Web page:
For an introduction to this series, click here.
Oct. 16, 2006Let me give you a hypothetical story. An American fighter pilot is shot down in Iraq during the first Gulf War. He is captured by the Iraqi army and put in a prisoner camp. At the end of the war, he falls through the cracks in the prisoner exchange and stays in Iraq. But he adapts. He gains the confidence of his captors. Within a few years, he is second in command under Saddam Hussein. You would say that man is a traitor and probably brainwashed. But that is exactly what happened to Daniel, and God was leading him all the way.
Daniel is one of the fascinating characters in the Bible. The only other character even similar to him is Joseph. Both men found themselves taken away from their home, enslaved, and then second in command of the greatest kingdom on earth at the time.
Daniel was forcibly captured by the Babylonians and taken away from all he had ever known. He was one of thousands, but he and his three faithful friends are the only ones we know, because they remained faithful to God in spite of their circumstances.
Now, here's where the rub comes in, and I'm about to veer off in a weird direction. We like the story of Daniel. We like to think about God blessing us with wealth and power because we are faithful to Him. But think about Jeremiah. He was probably a generation older than Daniel, or at least that's what I've always assumed. Daniel, by all accounts, was likely in his teens when he was taken away to Babylon. Jeremiah was probably middle-aged, 40-50. Jeremiah suffered through a miserable existence before and after the fall of Jerusalem, while Daniel probably lived a pretty easy childhood and then became the second in command over all the Chaldean and Persian empires. Yet both were in exactly the places God wanted them to be.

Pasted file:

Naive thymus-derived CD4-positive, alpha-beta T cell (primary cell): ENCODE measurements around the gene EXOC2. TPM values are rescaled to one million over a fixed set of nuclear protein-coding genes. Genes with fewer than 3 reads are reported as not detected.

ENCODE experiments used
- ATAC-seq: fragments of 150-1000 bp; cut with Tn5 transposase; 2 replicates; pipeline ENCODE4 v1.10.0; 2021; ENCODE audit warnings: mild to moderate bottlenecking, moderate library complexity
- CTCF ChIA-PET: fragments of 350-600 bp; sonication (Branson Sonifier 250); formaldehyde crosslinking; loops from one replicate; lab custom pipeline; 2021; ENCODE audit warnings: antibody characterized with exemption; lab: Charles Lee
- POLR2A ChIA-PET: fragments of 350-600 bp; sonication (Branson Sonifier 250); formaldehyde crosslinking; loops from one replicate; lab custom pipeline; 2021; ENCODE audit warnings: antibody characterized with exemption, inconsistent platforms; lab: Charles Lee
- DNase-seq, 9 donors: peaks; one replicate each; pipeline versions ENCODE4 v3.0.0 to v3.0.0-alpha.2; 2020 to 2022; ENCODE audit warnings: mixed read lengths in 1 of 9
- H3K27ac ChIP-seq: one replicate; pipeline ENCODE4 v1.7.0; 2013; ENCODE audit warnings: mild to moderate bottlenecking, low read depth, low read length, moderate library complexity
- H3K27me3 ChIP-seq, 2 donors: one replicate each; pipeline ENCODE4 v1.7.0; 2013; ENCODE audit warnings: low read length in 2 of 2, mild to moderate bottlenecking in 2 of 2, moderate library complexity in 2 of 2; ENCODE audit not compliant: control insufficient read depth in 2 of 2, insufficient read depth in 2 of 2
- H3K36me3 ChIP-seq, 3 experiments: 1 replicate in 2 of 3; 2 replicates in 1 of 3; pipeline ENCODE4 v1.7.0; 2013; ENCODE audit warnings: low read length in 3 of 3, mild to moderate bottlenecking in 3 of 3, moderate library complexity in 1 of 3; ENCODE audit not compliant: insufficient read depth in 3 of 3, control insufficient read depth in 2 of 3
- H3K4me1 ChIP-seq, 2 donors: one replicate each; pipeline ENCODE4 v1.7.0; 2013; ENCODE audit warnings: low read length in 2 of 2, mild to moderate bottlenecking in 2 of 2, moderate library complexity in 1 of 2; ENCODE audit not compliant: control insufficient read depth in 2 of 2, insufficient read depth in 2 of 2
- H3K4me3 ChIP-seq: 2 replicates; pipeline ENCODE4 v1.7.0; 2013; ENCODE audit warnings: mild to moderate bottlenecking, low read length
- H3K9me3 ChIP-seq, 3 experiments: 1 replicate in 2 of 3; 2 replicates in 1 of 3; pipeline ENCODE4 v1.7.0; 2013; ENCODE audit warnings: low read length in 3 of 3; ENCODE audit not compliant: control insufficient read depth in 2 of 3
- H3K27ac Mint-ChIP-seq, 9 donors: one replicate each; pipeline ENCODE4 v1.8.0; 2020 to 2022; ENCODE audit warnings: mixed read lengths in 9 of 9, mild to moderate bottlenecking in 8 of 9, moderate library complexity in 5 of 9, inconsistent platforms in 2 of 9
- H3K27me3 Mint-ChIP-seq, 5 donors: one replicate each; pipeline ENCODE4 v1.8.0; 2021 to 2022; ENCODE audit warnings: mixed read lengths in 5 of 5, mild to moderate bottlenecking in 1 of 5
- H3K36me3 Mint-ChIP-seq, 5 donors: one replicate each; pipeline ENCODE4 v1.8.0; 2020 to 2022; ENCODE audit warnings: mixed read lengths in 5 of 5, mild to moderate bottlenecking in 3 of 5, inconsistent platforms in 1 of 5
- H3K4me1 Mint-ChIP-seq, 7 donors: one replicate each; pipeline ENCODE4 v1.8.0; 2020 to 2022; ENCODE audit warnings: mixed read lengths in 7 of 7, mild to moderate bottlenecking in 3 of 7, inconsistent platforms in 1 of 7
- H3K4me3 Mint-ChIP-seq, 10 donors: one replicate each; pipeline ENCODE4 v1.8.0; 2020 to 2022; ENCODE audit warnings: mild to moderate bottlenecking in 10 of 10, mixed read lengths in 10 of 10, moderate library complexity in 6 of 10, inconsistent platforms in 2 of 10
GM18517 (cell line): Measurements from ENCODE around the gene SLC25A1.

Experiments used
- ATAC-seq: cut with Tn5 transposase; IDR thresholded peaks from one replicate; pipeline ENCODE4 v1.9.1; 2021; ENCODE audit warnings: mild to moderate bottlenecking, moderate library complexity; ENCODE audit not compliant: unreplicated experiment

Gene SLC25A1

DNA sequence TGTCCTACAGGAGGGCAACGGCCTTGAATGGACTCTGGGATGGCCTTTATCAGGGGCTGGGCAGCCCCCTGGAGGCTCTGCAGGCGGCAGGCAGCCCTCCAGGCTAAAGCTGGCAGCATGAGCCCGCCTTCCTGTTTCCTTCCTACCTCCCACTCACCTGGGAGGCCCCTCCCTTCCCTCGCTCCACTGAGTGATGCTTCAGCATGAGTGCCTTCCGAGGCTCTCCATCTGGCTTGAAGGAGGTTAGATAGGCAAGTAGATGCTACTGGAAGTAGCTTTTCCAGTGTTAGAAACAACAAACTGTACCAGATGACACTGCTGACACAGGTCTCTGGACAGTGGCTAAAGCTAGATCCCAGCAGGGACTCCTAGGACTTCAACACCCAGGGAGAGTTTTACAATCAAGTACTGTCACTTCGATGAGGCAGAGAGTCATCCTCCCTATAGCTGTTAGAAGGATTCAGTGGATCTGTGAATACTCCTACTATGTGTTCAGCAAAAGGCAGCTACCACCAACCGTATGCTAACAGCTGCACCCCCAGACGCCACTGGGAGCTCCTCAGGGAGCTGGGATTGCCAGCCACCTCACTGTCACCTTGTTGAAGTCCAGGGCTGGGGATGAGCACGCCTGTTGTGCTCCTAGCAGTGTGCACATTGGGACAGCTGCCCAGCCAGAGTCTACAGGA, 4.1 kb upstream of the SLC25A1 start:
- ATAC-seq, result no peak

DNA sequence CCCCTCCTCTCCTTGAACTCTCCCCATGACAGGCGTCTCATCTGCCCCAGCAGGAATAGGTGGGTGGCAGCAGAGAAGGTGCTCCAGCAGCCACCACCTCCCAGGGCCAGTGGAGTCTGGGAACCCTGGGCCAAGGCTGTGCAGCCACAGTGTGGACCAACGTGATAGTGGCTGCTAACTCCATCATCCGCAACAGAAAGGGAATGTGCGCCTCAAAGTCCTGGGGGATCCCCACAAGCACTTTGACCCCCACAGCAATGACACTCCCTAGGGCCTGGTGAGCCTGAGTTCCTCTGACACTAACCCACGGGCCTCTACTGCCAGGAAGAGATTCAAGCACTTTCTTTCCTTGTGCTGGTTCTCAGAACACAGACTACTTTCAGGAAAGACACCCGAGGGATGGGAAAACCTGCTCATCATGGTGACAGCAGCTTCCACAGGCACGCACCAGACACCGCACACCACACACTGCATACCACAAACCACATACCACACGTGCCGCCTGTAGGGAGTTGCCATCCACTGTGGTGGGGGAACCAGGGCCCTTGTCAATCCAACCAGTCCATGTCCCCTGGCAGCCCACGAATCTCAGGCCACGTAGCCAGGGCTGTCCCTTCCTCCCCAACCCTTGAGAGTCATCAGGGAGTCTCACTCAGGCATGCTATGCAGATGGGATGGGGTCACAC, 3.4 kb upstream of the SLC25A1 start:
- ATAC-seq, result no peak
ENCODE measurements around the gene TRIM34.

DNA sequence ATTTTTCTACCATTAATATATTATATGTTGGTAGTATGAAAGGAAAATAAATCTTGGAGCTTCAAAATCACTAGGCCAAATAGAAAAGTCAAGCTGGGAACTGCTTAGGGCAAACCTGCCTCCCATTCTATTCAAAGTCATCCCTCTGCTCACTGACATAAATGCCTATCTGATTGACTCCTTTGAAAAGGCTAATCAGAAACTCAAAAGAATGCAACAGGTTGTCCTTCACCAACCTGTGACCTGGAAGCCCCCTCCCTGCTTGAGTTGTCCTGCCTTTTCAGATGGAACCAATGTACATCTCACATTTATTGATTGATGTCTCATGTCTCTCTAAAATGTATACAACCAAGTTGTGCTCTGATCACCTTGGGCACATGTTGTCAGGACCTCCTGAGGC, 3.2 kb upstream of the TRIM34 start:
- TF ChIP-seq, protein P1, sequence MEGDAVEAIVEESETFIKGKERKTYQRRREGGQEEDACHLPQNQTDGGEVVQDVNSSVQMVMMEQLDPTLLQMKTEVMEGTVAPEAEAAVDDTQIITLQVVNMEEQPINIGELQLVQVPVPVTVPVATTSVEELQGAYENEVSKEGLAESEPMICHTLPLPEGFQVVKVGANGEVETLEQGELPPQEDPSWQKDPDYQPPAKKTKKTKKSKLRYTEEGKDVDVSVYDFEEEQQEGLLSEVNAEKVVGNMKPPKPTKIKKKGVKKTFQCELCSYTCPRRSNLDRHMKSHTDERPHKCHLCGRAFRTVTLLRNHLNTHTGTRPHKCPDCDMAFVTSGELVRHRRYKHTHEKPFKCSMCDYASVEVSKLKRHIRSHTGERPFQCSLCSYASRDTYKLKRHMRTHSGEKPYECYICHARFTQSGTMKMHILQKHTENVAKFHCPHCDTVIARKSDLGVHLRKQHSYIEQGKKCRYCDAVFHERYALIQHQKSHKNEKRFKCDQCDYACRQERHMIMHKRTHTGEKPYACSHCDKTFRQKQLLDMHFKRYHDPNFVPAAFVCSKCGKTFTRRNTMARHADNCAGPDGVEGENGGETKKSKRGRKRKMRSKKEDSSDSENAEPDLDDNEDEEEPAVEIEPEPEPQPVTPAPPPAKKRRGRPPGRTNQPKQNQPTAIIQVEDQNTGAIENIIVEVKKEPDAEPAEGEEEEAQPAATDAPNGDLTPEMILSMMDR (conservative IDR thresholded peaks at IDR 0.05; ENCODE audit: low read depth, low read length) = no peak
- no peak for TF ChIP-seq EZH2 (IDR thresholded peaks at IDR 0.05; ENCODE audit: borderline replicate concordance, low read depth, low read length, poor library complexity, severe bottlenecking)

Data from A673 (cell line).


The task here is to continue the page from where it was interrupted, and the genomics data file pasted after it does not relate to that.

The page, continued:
I hate it when well-meaning people promise an easy life when you try to follow the Lord. And I'm not just talking about the health and wealth wackos out there, either. Life is tough, no matter who you are, and it is disingenuous to try to pretend otherwise, whether by self-delusion or by preaching or singing to others that trusting Jesus is an easy answer to all of life's problems. If God wanted us to cruise through life, He would have just taken us all to heaven, because that's where life is easy, at least it seems to be. I kind of have the idea that it may not be as simple as we like to think, but we can discuss that another time.
Our response to the troubles that come our way is the key. We can respond out of faith and trust in the Lord or we can give up, look for a quick fix, or any number of other solutions. If God didn't want us to go through trials He could set it up so that we don't. But that's not God's plan for any of us. Even those people that we think have life so easy have problems and trials we know nothing about. I'm not saying God doesn't help us and we're on our own, but, at least in my life, most of what God teaches me (if He's trying to "teach" anything) is what I pick up while I'm trying to make my way through life.